Office take-up in 2017 hit a record high of 674,800 sqm in Poland’s regional office markets, up by more than 16% on 2016’s level. The strongest leasing activity was recorded in Kraków, Wrocław and Tricity. Cushman & Wakefield has published its MarketBeat report.
Kraków was a clear leader in terms of demand for office space with more than 200,000 sqm of office space transacted (+7% y-o-y), followed by Wrocław, where 170,000 sqm was leased, which represented a 36% y-o-y increase, the highest of all the regional cities. Tricity came third with office take-up at 113,000 sqm (+21% y-o-y), ahead of Poznań, where the leasing volume totalled 78,000 sqm (+27%). Poznań also recorded the largest lease transaction of all regional deals: a built-to-own 25,500 sqm pre-let in two buildings of the Nowy Rynek complex. Other regional markets however underperformed. Katowice experienced a short-term slowdown with office take-up down by 23% y-o-y in 2017. The key barrier to further growth of the Katowice office market is the relatively small number of service centres underpinning the expansion of other regional office markets. Healthy demand for office space in regional cities is largely driven by strong macroeconomic fundamentals and the rapid growth of the BPO/SSC sector, which accounted for 28% of total office take-up in Q4 2017.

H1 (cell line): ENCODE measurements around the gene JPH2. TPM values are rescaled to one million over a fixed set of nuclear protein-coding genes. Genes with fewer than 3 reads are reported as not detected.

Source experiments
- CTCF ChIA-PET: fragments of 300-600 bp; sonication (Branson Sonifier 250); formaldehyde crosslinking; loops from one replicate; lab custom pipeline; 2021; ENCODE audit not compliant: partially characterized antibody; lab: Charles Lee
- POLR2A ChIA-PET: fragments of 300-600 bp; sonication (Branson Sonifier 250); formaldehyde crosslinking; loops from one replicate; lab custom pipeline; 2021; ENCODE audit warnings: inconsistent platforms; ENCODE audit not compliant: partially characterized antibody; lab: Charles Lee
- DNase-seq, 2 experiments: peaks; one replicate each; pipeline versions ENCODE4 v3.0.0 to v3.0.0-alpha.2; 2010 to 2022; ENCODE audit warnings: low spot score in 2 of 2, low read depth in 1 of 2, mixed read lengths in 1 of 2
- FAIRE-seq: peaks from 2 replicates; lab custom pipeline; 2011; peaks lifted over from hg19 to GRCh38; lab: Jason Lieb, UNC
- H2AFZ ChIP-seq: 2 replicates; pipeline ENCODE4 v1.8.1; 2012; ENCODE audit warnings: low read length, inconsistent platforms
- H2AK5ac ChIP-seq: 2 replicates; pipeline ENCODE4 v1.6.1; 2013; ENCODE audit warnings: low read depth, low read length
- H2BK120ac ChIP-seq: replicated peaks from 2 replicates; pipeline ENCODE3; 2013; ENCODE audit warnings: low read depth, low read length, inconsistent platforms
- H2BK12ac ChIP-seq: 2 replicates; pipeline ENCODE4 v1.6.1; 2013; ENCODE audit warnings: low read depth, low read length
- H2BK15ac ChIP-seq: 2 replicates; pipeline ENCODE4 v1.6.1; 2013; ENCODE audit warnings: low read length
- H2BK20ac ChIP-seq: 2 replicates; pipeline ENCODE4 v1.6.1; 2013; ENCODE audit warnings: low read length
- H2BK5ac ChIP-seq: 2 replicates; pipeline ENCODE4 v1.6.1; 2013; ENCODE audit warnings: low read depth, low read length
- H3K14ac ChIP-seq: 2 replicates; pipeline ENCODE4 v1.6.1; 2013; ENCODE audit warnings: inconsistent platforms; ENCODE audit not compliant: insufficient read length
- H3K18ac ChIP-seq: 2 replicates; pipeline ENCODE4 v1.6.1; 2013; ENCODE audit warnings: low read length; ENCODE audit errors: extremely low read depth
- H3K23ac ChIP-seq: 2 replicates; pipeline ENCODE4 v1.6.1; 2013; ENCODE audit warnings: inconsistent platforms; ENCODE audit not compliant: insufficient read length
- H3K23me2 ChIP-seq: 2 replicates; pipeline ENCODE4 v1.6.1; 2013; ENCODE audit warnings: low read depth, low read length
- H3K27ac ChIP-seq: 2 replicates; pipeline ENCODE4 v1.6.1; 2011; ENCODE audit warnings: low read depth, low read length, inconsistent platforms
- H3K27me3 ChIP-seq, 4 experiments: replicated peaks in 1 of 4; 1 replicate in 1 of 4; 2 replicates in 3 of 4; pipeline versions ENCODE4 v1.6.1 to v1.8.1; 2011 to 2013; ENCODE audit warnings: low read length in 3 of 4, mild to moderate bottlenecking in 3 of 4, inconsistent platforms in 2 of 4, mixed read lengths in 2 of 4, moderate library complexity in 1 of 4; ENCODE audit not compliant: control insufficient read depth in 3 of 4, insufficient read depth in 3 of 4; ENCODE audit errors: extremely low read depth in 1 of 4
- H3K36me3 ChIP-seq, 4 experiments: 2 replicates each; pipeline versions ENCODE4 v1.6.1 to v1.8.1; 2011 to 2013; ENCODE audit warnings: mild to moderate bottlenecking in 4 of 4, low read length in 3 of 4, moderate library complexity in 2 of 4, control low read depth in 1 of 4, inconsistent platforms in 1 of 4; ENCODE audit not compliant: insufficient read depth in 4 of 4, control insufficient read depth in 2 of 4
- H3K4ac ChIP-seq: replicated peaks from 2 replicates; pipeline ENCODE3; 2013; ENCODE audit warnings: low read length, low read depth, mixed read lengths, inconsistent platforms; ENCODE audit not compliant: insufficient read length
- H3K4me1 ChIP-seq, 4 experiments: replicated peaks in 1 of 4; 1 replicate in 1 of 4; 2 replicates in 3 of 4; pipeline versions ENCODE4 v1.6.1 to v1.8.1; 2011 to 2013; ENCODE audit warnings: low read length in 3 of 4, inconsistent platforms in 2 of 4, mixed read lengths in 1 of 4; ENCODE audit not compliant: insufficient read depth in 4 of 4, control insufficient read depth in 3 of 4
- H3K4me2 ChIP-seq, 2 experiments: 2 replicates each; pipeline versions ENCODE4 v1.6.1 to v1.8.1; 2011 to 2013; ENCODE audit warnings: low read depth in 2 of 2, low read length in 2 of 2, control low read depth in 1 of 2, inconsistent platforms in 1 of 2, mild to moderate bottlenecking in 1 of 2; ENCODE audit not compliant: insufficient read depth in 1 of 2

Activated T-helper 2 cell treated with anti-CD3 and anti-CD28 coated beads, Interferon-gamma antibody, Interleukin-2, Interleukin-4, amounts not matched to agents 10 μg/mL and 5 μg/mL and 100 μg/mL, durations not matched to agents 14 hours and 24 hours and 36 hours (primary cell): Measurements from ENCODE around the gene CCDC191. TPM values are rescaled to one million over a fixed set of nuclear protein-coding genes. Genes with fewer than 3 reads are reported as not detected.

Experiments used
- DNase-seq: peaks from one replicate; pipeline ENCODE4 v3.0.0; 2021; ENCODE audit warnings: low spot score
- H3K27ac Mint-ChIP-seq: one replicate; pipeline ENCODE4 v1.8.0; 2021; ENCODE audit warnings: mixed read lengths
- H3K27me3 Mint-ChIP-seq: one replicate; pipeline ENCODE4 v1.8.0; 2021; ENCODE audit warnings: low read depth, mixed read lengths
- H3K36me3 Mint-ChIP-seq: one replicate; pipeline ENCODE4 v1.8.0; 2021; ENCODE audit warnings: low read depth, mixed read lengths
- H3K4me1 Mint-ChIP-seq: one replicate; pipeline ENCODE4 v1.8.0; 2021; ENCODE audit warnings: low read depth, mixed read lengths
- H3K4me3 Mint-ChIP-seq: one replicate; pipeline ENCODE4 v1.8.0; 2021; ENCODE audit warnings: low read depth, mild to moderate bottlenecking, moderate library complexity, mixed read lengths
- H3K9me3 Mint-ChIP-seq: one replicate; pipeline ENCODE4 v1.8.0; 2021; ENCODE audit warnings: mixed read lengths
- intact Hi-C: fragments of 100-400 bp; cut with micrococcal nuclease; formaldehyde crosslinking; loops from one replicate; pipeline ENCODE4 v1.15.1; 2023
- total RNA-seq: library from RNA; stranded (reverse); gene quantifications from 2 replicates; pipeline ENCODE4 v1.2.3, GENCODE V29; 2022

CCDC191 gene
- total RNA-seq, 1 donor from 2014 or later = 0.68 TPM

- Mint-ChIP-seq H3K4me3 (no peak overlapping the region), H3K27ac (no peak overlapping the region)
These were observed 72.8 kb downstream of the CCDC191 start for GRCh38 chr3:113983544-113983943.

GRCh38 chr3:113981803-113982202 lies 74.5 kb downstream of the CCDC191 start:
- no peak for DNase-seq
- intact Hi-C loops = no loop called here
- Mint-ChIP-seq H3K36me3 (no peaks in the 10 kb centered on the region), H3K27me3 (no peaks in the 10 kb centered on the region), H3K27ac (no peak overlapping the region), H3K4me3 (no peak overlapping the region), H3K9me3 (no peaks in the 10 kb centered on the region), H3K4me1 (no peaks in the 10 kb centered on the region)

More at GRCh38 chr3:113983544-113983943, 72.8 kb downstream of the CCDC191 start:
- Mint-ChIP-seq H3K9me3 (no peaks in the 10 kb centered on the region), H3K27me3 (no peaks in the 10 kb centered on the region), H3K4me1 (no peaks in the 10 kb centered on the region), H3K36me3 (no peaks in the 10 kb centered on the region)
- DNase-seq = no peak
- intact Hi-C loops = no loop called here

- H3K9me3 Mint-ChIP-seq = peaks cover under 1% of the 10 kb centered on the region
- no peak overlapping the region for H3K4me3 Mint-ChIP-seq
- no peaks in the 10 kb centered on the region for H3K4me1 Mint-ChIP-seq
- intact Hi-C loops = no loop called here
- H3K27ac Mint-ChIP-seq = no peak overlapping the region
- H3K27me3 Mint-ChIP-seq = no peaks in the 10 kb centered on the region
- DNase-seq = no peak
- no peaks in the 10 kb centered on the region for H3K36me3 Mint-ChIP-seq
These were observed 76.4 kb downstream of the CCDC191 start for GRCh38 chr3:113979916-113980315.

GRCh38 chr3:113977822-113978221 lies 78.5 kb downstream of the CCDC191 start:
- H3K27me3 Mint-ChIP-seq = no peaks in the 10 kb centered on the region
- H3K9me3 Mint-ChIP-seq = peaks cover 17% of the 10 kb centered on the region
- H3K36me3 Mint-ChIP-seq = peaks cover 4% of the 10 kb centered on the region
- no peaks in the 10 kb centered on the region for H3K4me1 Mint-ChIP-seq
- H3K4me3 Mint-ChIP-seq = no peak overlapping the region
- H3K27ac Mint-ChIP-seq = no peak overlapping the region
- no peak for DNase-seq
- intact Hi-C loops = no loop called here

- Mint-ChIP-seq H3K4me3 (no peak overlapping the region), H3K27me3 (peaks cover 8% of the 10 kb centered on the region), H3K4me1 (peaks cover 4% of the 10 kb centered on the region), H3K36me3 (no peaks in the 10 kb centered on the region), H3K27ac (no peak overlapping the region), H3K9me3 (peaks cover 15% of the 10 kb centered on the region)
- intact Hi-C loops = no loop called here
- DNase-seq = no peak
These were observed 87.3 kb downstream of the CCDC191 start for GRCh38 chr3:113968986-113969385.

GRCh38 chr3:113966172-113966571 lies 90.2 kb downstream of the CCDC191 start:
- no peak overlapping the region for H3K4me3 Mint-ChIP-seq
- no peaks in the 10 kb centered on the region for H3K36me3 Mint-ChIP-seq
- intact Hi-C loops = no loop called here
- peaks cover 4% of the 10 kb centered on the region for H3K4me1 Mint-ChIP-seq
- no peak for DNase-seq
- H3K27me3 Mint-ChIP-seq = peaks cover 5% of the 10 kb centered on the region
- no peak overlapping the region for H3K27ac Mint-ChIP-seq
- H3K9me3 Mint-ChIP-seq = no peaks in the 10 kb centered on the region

Krzysztof Misiak, Partner, Head of Regional Cities, Office Agency at Cushman & Wakefield, said: “The Polish office market is seeing sustainable growth. The trend of office demand and supply decentralization has become very pronounced in recent years and the gap between the largest cities and Warsaw has clearly narrowed. BSS investors and developers now have a wide choice of cities, a unique phenomenon not only in Central and Eastern Europe but across the continent.”